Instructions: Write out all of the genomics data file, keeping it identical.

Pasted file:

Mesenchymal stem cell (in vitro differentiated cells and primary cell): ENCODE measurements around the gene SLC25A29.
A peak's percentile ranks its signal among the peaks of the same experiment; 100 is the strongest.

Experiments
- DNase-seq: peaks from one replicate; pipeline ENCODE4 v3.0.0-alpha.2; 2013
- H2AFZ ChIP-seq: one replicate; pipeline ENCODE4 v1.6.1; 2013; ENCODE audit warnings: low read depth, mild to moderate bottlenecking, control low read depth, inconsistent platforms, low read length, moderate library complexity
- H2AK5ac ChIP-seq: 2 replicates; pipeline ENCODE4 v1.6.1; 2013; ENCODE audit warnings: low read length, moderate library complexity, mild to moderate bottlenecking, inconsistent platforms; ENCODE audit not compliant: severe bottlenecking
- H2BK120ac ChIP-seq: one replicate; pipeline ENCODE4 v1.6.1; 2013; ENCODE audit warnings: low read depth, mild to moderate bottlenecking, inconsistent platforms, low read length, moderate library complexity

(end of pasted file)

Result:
Mesenchymal stem cell (in vitro differentiated cells and primary cell): ENCODE measurements around the gene SLC25A29.
A peak's percentile ranks its signal among the peaks of the same experiment; 100 is the strongest.

Experiments
- DNase-seq: peaks from one replicate; pipeline ENCODE4 v3.0.0-alpha.2; 2013
- H2AFZ ChIP-seq: one replicate; pipeline ENCODE4 v1.6.1; 2013; ENCODE audit warnings: low read depth, mild to moderate bottlenecking, control low read depth, inconsistent platforms, low read length, moderate library complexity
- H2AK5ac ChIP-seq: 2 replicates; pipeline ENCODE4 v1.6.1; 2013; ENCODE audit warnings: low read length, moderate library complexity, mild to moderate bottlenecking, inconsistent platforms; ENCODE audit not compliant: severe bottlenecking
- H2BK120ac ChIP-seq: one replicate; pipeline ENCODE4 v1.6.1; 2013; ENCODE audit warnings: low read depth, mild to moderate bottlenecking, inconsistent platforms, low read length, moderate library complexity